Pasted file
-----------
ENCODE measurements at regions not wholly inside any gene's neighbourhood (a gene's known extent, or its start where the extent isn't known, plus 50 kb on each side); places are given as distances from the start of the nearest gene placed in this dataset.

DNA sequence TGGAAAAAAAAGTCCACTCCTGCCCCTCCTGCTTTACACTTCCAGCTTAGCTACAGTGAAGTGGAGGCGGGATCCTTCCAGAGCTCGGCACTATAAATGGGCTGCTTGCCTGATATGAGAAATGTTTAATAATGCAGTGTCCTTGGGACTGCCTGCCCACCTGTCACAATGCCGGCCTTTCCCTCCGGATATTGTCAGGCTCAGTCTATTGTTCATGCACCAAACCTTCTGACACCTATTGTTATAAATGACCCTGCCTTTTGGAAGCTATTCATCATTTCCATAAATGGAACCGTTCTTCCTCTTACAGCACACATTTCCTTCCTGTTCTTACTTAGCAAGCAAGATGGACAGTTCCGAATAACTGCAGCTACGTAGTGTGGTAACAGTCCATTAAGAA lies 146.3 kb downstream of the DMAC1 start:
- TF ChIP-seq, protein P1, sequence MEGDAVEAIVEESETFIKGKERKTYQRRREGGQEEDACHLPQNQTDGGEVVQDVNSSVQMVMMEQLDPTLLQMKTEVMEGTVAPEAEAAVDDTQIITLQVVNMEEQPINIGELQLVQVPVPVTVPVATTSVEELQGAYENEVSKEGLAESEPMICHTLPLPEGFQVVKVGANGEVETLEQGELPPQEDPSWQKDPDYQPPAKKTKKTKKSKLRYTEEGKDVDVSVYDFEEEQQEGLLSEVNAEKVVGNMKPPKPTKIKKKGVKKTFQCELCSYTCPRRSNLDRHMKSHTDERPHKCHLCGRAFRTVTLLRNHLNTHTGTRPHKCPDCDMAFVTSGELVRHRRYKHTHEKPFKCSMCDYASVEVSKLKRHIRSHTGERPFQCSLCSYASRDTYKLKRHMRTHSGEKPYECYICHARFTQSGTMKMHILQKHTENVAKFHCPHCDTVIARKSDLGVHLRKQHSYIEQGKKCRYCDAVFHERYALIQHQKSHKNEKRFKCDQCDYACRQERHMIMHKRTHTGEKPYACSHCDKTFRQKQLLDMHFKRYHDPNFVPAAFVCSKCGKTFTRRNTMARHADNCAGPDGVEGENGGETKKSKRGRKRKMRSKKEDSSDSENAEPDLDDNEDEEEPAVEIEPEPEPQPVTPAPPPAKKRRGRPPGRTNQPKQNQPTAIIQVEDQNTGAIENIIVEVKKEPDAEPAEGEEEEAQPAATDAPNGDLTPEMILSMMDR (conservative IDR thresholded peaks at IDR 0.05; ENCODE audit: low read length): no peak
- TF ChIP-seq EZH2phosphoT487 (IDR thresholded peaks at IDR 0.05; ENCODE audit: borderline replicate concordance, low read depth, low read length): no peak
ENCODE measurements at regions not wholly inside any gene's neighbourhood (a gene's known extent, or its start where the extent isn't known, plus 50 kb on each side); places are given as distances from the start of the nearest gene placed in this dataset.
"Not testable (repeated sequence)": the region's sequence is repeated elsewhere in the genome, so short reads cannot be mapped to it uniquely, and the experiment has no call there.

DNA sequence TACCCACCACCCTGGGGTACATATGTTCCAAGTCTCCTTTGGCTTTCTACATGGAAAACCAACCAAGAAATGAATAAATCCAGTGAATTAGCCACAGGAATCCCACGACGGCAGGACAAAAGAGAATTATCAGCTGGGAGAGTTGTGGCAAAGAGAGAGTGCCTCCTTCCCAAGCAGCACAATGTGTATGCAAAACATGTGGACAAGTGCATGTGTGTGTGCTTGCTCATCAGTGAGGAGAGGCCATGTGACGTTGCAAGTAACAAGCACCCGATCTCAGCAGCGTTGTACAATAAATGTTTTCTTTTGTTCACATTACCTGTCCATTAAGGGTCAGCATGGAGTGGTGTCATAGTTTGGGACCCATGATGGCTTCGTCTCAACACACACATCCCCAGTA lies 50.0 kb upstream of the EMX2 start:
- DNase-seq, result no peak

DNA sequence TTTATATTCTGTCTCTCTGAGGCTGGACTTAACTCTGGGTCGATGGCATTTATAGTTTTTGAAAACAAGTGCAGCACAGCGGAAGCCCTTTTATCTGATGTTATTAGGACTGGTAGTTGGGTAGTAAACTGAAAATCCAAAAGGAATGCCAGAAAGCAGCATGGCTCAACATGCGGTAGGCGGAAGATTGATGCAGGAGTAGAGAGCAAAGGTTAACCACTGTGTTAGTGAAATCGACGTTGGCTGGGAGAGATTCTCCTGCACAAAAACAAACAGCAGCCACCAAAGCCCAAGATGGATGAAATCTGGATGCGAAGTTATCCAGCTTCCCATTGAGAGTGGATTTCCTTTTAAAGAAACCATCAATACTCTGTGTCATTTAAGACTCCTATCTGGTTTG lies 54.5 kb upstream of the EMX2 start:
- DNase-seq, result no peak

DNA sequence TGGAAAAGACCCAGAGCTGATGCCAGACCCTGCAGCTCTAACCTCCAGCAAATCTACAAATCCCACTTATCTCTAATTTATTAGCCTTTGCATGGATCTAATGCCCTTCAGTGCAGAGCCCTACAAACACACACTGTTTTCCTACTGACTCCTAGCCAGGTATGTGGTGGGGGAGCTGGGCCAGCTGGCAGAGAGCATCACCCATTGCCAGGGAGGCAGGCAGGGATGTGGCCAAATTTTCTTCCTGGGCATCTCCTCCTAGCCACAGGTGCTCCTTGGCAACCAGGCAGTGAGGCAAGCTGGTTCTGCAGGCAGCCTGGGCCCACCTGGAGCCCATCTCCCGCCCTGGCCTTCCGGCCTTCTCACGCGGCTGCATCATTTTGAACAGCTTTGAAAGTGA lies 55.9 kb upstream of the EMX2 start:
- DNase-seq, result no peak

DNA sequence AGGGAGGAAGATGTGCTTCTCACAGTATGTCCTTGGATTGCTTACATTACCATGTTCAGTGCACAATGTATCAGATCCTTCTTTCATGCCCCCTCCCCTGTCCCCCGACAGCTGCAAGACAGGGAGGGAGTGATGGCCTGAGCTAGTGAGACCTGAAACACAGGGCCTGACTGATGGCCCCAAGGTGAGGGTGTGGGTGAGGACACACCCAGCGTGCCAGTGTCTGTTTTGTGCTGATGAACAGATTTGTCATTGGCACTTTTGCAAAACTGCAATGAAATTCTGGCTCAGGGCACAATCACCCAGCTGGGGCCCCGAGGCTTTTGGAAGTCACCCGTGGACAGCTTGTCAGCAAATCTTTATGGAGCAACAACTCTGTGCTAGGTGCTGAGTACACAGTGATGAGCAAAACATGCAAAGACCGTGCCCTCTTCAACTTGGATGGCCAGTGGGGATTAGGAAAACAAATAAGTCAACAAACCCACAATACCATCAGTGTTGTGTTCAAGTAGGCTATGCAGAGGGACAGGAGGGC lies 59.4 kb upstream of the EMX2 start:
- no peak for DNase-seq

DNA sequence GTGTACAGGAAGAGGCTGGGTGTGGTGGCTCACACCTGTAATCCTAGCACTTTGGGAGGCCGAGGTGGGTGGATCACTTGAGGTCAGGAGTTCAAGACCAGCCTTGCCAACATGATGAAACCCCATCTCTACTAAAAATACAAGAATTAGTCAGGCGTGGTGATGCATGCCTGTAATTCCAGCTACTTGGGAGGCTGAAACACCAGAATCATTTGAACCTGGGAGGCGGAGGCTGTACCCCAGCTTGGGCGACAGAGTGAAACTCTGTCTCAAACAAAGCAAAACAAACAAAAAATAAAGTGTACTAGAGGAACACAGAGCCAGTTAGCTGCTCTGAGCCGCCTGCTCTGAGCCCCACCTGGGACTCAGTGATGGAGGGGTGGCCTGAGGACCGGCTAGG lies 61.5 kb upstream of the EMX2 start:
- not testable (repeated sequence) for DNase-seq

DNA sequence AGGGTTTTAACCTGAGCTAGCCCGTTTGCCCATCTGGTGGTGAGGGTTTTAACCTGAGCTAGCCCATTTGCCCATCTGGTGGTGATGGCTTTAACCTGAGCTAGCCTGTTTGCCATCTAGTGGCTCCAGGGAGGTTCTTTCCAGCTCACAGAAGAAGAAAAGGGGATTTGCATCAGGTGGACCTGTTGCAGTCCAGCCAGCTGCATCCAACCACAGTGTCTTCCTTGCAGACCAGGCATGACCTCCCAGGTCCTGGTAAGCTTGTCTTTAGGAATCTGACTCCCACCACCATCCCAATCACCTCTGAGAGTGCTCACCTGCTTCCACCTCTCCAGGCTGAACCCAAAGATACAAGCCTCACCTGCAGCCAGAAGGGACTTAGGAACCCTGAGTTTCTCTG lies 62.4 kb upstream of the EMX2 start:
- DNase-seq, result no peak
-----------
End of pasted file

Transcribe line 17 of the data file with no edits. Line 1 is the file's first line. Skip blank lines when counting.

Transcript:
DNA sequence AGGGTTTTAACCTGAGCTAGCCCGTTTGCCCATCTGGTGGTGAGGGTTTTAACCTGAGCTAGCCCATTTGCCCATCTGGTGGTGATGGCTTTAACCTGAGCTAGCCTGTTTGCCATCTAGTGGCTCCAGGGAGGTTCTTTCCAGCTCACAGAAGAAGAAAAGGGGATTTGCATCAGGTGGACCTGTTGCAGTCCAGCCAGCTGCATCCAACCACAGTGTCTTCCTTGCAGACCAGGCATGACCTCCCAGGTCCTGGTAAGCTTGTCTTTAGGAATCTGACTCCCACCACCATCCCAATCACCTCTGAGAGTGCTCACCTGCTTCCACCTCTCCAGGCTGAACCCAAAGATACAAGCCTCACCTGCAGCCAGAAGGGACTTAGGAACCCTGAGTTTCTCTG lies 62.4 kb upstream of the EMX2 start: